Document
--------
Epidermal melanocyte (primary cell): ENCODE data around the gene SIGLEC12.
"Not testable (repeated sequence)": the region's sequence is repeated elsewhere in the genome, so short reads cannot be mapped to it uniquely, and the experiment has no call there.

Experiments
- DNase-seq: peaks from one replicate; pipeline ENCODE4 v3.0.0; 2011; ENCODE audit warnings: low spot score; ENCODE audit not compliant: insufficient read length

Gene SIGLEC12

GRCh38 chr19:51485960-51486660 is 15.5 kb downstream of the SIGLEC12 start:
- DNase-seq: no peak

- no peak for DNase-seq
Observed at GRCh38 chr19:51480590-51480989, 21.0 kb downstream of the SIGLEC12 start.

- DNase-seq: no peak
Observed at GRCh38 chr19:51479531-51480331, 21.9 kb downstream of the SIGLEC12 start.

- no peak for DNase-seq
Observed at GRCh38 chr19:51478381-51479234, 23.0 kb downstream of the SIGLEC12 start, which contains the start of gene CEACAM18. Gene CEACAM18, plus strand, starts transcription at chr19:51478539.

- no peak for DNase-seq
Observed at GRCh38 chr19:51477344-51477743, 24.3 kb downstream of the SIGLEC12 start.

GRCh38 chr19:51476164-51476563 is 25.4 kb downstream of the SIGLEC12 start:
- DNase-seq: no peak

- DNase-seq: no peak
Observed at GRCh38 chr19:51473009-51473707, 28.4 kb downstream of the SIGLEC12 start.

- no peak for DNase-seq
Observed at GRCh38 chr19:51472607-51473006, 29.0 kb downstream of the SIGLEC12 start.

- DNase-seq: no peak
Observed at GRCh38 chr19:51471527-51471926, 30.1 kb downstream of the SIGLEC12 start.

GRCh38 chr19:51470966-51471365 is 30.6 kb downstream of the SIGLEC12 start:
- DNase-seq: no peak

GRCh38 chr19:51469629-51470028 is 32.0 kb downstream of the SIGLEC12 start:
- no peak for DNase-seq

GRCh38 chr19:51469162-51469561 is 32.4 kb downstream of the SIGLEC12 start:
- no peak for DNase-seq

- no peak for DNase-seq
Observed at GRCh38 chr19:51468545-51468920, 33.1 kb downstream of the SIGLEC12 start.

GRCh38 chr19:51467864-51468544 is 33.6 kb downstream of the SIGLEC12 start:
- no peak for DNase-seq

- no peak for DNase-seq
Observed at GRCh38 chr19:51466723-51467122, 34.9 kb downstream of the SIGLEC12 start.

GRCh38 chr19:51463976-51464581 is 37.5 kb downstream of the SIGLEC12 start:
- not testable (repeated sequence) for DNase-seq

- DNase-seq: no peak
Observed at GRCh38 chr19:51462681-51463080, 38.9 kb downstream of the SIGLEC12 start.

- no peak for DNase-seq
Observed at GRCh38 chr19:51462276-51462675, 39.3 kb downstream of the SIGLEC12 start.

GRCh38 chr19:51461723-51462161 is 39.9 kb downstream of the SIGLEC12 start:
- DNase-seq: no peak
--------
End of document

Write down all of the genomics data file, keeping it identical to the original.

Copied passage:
Epidermal melanocyte (primary cell): ENCODE data around the gene SIGLEC12.
"Not testable (repeated sequence)": the region's sequence is repeated elsewhere in the genome, so short reads cannot be mapped to it uniquely, and the experiment has no call there.

Experiments
- DNase-seq: peaks from one replicate; pipeline ENCODE4 v3.0.0; 2011; ENCODE audit warnings: low spot score; ENCODE audit not compliant: insufficient read length

Gene SIGLEC12

GRCh38 chr19:51485960-51486660 is 15.5 kb downstream of the SIGLEC12 start:
- DNase-seq: no peak

- no peak for DNase-seq
Observed at GRCh38 chr19:51480590-51480989, 21.0 kb downstream of the SIGLEC12 start.

- DNase-seq: no peak
Observed at GRCh38 chr19:51479531-51480331, 21.9 kb downstream of the SIGLEC12 start.

- no peak for DNase-seq
Observed at GRCh38 chr19:51478381-51479234, 23.0 kb downstream of the SIGLEC12 start, which contains the start of gene CEACAM18. Gene CEACAM18, plus strand, starts transcription at chr19:51478539.

- no peak for DNase-seq
Observed at GRCh38 chr19:51477344-51477743, 24.3 kb downstream of the SIGLEC12 start.

GRCh38 chr19:51476164-51476563 is 25.4 kb downstream of the SIGLEC12 start:
- DNase-seq: no peak

- DNase-seq: no peak
Observed at GRCh38 chr19:51473009-51473707, 28.4 kb downstream of the SIGLEC12 start.

- no peak for DNase-seq
Observed at GRCh38 chr19:51472607-51473006, 29.0 kb downstream of the SIGLEC12 start.

- DNase-seq: no peak
Observed at GRCh38 chr19:51471527-51471926, 30.1 kb downstream of the SIGLEC12 start.

GRCh38 chr19:51470966-51471365 is 30.6 kb downstream of the SIGLEC12 start:
- DNase-seq: no peak

GRCh38 chr19:51469629-51470028 is 32.0 kb downstream of the SIGLEC12 start:
- no peak for DNase-seq

GRCh38 chr19:51469162-51469561 is 32.4 kb downstream of the SIGLEC12 start:
- no peak for DNase-seq

- no peak for DNase-seq
Observed at GRCh38 chr19:51468545-51468920, 33.1 kb downstream of the SIGLEC12 start.

GRCh38 chr19:51467864-51468544 is 33.6 kb downstream of the SIGLEC12 start:
- no peak for DNase-seq

- no peak for DNase-seq
Observed at GRCh38 chr19:51466723-51467122, 34.9 kb downstream of the SIGLEC12 start.

GRCh38 chr19:51463976-51464581 is 37.5 kb downstream of the SIGLEC12 start:
- not testable (repeated sequence) for DNase-seq

- DNase-seq: no peak
Observed at GRCh38 chr19:51462681-51463080, 38.9 kb downstream of the SIGLEC12 start.

- no peak for DNase-seq
Observed at GRCh38 chr19:51462276-51462675, 39.3 kb downstream of the SIGLEC12 start.

GRCh38 chr19:51461723-51462161 is 39.9 kb downstream of the SIGLEC12 start:
- DNase-seq: no peak